See caption
Puck and Fairies, by Joseph Noel PatonScottish artist, antiquary, poet and sculptor.Scottish artist, antiquary, poet and sculptor., c. 1850
Source: Wikimedia Commons

Fairy painting is a genre of art and illustration particularly fashionable during the reign of Queen Victoria (1837–1901), featuring small imaginary human-like creatures with magical powers, often with wings. It was especially popular during the period 1840–1870, when its major practitioners included Joseph Noel PatonScottish artist, antiquary, poet and sculptor.Scottish artist, antiquary, poet and sculptor. and the “criminally insane” Richard Dadd,[1] who produced most of his work while incarcerated in the Bethlem psychiatric hospital for the murder of his father.[2]

The Victorian age exhibited a fascination with fairies and the supernatural,[3] but the popularity of the genre was also fuelled by the desire for new kinds of art by a growing middle-class audience.[4] It was inspired by myth and legend, and in particular William Shakespeare’s play A Midsummer Night’s Dream. Shakespeare’s The Tempest also inspired the co-founder of the Pre-Raphaelite BrotherhoodGroup of English artists formed in 1848 to counter what they saw as the corrupting influence of the late-Renaissance painter Raphael., John Everett Millais, to produce his series of fairy paintings, culminating in his Ferdinand Lured by Ariel of 1849. But the earliest artists considered to have contributed to the genre predate the Victorian era. Henry Fuseli, William Blake and Joseph Turner are among those who produced pre-Victorian examples of works that are today thought of as fairy paintings.[3]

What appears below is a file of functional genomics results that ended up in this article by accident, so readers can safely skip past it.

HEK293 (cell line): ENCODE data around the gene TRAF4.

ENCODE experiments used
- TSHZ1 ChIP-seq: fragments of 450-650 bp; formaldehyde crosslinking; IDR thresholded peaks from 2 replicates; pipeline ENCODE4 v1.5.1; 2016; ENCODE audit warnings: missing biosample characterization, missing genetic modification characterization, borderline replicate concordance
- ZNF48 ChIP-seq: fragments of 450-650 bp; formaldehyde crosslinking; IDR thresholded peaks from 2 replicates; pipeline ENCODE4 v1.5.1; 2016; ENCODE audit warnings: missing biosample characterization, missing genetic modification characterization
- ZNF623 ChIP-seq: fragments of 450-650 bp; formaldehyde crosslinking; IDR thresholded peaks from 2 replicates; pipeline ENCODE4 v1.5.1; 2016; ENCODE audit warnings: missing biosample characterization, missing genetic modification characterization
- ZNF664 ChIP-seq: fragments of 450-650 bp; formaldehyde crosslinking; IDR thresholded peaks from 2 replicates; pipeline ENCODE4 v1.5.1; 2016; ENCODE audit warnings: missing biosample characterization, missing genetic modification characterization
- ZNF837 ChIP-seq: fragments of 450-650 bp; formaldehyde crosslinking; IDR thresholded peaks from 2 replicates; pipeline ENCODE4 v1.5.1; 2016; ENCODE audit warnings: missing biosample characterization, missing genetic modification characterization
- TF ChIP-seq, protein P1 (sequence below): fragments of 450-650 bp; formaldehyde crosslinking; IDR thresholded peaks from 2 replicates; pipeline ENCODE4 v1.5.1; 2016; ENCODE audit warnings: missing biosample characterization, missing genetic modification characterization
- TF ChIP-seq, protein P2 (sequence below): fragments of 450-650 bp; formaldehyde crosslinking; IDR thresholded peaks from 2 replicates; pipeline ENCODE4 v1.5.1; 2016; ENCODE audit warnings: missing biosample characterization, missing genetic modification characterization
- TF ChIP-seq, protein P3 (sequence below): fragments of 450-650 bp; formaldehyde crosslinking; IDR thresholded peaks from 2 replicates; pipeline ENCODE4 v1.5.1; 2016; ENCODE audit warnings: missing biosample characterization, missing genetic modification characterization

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Ferdinand Lured by Ariel, by John Everett Millais, 1849
Source: Wikimedia Commons

Cultural changes were also an important factor. Industrialisation was uprooting longstanding traditions, and rapid advances in science and technology, especially the invention of photography, left some feeling discomfited and confused. The shift of attention to mythological and fantasy elements, and in particular the world of fairies, offered an escape from those tensions. “No other type of painting concentrates so many of the opposing elements of the Victorian psyche: the desire to escape the drear hardships of daily existence; the stirrings of new attitudes toward sex, stifled by religious dogma; a passion for the unseen; the birth of psychoanalysis; the latent revulsion against the exactitude of the new invention of photography.”[5]

Fairy painting reached its “final flowering” in the illustrated books of Arthur Rackham, just before the outbreak of the First World War.[3]

See also


  • Victorian paintingVictorian painting refers to the distinctive styles of painting in the United Kingdom during the reign of Queen Victoria (1837–1901).

References



Bibliography


Allderidge, Patricia. The Late Richard Dadd, 1817–1886. Tate Gallery Publications, 1974.
Clarke, Michael. “Fairy Painting.” Concise Oxford Dictionary of Art Terms, Online, Oxford University Press, 2010, https://www.oxfordreference.com/view/10.1093/acref/9780199569922.001.0001/acref-9780199569922-e-1848.
Gere, Charlotte, et al. Victorian Fairy Painting. Merrell Publishers, 1997.
Schindler, Richard A. “Victorian Fairy Painting.” Oxford Companion to Fairy Tales, Oxford University Press, 2015, https://doi.org/10.1093/acref/9780199689828.013.0803.